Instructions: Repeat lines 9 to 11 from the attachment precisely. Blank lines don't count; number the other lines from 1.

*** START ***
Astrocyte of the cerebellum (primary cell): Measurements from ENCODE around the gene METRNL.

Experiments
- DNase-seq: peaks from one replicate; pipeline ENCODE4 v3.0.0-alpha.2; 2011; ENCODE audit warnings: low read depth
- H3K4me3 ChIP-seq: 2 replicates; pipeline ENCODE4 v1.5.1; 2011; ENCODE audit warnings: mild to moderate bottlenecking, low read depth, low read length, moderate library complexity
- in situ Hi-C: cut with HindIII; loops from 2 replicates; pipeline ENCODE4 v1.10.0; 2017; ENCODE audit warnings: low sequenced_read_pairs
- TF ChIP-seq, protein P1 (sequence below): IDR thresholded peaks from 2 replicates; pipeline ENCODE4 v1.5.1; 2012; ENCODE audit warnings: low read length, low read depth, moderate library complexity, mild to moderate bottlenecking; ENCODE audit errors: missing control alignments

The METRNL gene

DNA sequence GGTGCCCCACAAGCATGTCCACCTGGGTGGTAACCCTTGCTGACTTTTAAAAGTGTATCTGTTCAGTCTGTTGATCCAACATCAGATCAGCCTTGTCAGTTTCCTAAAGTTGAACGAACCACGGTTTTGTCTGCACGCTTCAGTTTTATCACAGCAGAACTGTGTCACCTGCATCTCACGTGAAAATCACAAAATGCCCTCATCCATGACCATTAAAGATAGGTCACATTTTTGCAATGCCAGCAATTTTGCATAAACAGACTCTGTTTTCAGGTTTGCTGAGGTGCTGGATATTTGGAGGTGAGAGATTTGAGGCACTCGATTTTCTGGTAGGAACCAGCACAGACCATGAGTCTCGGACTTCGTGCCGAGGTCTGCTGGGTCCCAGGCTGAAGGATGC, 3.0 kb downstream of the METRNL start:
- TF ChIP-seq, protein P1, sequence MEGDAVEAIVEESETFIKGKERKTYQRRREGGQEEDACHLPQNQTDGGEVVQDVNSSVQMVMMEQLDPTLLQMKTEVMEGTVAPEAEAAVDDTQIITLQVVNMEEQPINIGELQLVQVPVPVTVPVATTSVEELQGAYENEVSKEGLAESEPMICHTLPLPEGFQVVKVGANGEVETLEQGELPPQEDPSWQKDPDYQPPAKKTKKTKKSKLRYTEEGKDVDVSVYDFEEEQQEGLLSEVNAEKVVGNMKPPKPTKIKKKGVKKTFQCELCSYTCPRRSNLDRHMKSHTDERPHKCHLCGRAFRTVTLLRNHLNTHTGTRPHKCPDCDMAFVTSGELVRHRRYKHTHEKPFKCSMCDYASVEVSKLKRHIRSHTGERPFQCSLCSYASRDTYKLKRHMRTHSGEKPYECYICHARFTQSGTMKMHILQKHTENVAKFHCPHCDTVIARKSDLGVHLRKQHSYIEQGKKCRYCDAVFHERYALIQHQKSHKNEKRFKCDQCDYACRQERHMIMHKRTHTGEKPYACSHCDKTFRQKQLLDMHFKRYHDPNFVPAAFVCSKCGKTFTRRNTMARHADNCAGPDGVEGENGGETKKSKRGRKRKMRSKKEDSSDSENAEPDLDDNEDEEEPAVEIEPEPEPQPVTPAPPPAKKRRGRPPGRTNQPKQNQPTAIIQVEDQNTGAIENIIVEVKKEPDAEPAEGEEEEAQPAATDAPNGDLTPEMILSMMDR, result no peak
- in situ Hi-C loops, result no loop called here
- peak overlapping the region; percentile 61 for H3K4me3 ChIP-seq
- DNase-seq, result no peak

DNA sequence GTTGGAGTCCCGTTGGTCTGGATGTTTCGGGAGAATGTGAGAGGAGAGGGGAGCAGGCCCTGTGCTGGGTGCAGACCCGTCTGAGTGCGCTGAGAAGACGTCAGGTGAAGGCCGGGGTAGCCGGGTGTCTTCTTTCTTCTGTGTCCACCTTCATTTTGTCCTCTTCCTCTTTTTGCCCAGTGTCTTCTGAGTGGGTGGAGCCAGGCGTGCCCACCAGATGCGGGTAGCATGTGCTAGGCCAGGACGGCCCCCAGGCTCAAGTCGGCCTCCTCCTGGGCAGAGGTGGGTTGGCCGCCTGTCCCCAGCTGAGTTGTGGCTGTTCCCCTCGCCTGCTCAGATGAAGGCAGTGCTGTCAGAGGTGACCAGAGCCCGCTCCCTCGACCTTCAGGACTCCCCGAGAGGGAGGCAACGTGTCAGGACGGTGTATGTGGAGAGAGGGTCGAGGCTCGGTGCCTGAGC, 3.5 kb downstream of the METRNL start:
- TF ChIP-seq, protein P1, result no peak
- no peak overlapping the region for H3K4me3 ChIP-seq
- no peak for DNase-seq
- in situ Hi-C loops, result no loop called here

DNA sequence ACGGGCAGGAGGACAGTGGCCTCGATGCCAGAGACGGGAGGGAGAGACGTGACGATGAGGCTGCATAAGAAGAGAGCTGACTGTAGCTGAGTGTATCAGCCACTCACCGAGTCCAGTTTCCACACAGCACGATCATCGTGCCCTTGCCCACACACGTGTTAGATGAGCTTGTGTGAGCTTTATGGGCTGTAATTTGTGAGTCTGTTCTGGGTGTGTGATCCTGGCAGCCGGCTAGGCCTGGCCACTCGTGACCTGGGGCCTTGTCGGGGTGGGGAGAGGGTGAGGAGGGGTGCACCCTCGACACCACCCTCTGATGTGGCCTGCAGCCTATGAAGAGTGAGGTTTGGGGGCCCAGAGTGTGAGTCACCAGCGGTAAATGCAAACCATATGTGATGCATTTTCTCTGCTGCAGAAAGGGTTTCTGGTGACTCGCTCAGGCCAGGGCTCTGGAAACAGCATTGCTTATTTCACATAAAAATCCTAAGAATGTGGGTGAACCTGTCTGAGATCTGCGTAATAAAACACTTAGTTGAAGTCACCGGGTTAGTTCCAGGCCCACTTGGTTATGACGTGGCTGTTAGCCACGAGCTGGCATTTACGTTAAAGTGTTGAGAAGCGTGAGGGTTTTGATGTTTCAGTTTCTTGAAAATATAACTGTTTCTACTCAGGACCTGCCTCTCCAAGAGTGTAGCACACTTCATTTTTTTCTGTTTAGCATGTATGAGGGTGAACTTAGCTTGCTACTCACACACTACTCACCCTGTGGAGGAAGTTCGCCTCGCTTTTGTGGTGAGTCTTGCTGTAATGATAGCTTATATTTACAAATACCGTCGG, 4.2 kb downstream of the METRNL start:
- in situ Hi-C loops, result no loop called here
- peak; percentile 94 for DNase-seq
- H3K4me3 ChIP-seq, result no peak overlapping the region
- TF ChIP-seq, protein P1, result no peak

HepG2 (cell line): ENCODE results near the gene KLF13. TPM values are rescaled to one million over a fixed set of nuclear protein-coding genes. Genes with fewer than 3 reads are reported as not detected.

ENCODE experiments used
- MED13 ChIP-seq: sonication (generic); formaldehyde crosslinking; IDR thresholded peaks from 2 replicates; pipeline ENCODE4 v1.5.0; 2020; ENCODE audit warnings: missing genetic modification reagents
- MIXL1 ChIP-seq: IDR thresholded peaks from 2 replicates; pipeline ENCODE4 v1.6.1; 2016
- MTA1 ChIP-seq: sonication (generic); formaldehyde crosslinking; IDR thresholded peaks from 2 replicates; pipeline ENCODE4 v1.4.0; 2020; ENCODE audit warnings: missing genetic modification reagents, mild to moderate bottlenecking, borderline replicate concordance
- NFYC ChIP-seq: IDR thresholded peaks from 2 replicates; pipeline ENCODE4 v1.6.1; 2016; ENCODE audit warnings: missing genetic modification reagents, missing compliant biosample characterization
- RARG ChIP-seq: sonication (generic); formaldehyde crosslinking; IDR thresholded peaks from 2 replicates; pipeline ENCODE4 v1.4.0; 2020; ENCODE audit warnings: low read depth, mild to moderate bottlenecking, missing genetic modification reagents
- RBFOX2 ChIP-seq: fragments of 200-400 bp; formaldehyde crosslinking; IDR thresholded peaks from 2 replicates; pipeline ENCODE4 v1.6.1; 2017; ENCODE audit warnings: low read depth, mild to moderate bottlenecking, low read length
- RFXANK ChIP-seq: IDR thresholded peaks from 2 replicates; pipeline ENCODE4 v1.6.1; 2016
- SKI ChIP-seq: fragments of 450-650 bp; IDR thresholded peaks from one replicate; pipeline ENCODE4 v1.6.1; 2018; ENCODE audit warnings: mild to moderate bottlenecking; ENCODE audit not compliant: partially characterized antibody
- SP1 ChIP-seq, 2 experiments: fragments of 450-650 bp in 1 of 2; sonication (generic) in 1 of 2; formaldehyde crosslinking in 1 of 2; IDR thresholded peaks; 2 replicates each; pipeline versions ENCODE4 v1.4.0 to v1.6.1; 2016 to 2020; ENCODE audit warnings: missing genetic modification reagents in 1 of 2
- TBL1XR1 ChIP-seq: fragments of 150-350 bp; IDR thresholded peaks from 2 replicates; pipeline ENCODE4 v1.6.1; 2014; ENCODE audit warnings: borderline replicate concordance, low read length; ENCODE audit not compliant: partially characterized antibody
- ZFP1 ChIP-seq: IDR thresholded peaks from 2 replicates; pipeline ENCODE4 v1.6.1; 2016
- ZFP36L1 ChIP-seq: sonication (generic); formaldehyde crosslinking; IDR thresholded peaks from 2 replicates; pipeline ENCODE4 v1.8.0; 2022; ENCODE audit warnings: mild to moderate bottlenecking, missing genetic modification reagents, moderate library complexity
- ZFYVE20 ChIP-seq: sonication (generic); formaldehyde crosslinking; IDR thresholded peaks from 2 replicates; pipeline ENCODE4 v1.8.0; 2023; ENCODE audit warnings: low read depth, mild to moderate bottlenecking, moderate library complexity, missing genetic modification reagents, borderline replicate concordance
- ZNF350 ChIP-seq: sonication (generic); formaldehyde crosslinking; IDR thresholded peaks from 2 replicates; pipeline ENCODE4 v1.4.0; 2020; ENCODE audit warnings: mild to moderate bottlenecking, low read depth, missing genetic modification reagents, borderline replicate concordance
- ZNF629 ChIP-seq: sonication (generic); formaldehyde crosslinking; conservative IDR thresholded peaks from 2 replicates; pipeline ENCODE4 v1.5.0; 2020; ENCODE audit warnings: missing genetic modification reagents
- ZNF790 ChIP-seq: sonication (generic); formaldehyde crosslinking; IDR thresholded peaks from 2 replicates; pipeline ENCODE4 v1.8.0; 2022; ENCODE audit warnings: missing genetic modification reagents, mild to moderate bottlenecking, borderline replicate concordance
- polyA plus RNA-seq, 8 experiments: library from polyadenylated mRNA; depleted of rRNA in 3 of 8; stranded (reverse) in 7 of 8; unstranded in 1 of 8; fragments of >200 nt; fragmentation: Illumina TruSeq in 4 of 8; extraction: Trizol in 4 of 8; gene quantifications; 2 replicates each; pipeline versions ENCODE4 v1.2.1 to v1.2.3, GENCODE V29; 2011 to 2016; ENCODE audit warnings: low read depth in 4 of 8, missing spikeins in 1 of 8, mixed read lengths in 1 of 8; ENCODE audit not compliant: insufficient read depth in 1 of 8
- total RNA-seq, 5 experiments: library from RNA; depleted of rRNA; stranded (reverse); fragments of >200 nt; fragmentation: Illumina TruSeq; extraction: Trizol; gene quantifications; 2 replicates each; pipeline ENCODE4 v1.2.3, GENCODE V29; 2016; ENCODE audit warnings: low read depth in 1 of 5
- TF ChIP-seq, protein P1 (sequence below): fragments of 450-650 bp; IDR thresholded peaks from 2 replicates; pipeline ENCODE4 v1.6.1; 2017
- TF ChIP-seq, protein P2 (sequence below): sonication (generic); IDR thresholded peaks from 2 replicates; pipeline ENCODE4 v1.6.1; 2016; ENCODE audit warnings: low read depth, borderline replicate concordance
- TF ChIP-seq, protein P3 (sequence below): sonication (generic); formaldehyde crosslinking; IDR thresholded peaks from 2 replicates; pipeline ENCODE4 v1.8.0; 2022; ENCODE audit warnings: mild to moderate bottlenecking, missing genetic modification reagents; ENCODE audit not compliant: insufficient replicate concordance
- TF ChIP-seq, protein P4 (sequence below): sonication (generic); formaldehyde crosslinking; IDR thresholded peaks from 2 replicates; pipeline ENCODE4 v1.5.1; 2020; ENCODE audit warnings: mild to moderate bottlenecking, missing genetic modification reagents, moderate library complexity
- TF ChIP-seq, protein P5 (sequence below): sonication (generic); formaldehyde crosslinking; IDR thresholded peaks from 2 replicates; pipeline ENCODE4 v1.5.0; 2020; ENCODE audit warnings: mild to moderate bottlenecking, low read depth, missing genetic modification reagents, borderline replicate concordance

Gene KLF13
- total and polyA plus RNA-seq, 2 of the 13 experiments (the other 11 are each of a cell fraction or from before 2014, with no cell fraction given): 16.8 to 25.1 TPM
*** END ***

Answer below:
- TF ChIP-seq, protein P1, sequence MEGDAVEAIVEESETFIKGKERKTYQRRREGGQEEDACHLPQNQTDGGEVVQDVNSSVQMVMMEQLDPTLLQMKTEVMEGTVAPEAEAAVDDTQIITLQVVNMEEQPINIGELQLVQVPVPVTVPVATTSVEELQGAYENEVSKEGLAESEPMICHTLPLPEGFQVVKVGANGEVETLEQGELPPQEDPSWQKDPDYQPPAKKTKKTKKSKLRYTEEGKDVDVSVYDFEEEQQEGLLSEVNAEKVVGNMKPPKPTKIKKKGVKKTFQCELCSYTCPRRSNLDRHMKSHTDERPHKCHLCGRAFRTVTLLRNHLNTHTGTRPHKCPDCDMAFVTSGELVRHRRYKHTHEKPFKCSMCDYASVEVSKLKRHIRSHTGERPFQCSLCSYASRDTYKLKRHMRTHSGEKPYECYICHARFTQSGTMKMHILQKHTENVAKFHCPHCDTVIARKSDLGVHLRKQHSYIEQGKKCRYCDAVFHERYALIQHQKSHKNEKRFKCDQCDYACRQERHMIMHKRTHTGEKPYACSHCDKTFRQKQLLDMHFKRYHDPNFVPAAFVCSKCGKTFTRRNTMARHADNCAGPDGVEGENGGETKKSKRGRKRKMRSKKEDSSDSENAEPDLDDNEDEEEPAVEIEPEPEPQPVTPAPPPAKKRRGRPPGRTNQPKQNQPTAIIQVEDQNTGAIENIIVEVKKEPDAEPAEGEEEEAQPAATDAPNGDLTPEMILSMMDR, result no peak
- in situ Hi-C loops, result no loop called here
- peak overlapping the region; percentile 61 for H3K4me3 ChIP-seq